It’s About People First
In describing the value of strategic planning to our clients, we emphasize the importance of gaining alignment of the 3Ps of success: Plan, Process and People (see AlbuOnStrategy newsletter Spring 2007). Simply put, if the 3Ps are in harmony, it dramatically increases the odds of implementing strategy successfully.
In my opinion, the most important “ P ” of success is People. I propose that two- thirds of success depends on the full commitment and buy-in from all levels
of the organization. Too often I have seen enthusiasm spike to high levels as a result of a great plan, only to fail miserably because leaders were not able to summon the courage and conviction of key employees who drive the plan to success.
To get “People” right, consider:
Leadership – The people at the top, whether they are owners, the CEO or President, need to take ownership of the strategic plan and process. This is not something that can be delegated. You must lead through great listening and communication skills. Commitment, enthusiasm, and energy for the plan will provide the momentum to keep everyone on task and focused on results.
Knowledge – No one knows more about your company than your employees, particularly your key executives. A tremendous amount of knowledge about the company, its products or services, customers and competitors already exists inside your company. It is imperative that the company engage its people in the process to take advantage of this knowledge base.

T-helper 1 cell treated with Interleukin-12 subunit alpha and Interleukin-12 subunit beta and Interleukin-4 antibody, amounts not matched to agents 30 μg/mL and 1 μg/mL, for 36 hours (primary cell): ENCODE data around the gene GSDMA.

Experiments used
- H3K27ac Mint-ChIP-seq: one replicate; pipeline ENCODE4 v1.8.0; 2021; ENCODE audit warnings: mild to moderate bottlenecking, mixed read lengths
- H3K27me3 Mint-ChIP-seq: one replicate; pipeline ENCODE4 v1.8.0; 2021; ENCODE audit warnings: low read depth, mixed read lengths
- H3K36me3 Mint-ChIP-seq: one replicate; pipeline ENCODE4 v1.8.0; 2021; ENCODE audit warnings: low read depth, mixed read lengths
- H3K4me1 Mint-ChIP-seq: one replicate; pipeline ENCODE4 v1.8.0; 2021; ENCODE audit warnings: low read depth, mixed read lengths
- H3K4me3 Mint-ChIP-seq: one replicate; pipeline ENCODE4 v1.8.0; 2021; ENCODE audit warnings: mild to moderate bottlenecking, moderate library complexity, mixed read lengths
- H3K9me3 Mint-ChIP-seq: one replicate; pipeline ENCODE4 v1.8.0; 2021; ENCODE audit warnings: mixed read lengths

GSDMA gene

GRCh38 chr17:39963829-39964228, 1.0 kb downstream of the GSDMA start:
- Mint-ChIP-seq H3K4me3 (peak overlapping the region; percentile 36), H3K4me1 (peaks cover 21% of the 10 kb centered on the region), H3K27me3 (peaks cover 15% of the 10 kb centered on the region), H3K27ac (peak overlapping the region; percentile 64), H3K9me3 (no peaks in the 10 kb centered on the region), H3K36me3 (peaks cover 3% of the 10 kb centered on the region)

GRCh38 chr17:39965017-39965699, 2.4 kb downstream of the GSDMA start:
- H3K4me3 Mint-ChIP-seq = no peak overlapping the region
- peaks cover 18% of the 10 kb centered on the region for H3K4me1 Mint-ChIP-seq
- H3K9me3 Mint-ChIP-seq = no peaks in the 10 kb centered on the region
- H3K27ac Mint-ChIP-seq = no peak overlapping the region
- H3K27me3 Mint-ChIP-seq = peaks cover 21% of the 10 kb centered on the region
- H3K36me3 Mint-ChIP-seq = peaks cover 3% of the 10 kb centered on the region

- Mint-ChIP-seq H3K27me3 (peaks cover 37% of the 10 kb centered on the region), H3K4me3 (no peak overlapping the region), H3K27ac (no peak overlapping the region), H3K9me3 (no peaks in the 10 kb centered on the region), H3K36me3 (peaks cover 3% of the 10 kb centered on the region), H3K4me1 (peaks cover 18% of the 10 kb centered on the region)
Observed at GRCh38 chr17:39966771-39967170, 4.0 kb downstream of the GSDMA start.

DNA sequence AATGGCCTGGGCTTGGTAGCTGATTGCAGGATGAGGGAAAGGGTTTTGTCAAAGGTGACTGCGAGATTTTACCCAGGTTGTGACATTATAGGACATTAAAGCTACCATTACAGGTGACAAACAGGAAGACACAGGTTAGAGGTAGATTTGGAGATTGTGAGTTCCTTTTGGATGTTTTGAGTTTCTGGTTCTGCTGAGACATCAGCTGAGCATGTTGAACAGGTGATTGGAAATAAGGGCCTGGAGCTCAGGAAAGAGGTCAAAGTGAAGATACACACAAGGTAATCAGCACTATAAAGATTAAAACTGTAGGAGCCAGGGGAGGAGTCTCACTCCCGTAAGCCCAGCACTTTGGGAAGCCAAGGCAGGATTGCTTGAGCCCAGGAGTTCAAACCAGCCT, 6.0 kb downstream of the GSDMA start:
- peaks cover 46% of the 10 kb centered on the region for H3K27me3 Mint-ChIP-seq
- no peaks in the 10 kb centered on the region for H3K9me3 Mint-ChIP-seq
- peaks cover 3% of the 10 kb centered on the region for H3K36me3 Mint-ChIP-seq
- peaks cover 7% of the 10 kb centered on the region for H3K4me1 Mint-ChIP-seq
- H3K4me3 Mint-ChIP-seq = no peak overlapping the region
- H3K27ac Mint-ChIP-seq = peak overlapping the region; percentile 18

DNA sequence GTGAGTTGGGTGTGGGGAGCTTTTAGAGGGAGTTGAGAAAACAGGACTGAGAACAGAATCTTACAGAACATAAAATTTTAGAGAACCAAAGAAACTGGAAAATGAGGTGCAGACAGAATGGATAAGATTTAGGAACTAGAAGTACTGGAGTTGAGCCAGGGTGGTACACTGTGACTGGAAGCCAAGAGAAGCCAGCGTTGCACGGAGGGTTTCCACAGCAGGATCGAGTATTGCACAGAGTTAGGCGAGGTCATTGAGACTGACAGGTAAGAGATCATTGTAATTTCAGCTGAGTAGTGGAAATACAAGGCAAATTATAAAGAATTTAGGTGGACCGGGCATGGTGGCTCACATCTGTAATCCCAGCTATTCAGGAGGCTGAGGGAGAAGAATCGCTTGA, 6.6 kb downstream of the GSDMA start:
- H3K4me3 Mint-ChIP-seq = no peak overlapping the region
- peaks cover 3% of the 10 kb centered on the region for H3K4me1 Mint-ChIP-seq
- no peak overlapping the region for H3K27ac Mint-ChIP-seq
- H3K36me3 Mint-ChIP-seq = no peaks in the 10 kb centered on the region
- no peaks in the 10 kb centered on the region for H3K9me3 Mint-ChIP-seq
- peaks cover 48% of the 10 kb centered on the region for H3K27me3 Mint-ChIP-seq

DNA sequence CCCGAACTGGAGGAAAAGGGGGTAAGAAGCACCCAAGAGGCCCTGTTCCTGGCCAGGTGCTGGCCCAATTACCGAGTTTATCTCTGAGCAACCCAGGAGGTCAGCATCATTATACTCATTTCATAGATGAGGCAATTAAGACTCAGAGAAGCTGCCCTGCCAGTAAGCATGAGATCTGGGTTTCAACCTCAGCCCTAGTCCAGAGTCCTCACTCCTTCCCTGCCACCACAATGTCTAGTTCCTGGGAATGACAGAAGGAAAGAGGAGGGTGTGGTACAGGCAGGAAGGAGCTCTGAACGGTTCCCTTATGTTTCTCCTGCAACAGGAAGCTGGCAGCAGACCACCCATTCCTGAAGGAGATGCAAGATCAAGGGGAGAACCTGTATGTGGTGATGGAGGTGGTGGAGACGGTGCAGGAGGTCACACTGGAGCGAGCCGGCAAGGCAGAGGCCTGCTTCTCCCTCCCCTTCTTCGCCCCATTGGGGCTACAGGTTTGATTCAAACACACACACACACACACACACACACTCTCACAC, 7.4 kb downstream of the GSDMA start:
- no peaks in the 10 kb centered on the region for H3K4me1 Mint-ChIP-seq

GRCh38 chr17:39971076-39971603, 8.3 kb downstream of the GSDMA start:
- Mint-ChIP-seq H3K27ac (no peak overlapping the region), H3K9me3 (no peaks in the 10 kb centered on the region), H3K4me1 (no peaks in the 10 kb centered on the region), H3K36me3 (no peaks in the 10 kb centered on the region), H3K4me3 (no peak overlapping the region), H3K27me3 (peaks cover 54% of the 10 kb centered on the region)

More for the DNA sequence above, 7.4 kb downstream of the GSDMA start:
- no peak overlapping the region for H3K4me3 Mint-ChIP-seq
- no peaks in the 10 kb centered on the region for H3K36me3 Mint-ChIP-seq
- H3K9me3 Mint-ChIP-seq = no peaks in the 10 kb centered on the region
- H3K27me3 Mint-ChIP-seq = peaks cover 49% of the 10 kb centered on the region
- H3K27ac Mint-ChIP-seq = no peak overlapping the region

Direction – It is amazing how simple this concept is—people tend to do their best work when they know what they are working toward. Providing direction, and linking employee tasks to that direction, creates enthusiasm and energy. People like to know they are adding value.
Buy-in and Commitment – Involving your people in the process of developing solutions, from executives to the factory floor, exponentially increases the odds of gaining support from most employees. Not everyone will accept change or buy into the plan, but the greater the number, the greater chance of success.
As Peter Drucker states, “The distinction that marks a plan capable of producing results is the commitment of key people…” Working on specific tasks developed through the process, and established by the plan, nurtures an accountability-based culture focused on results. That is a sign of successful implementation!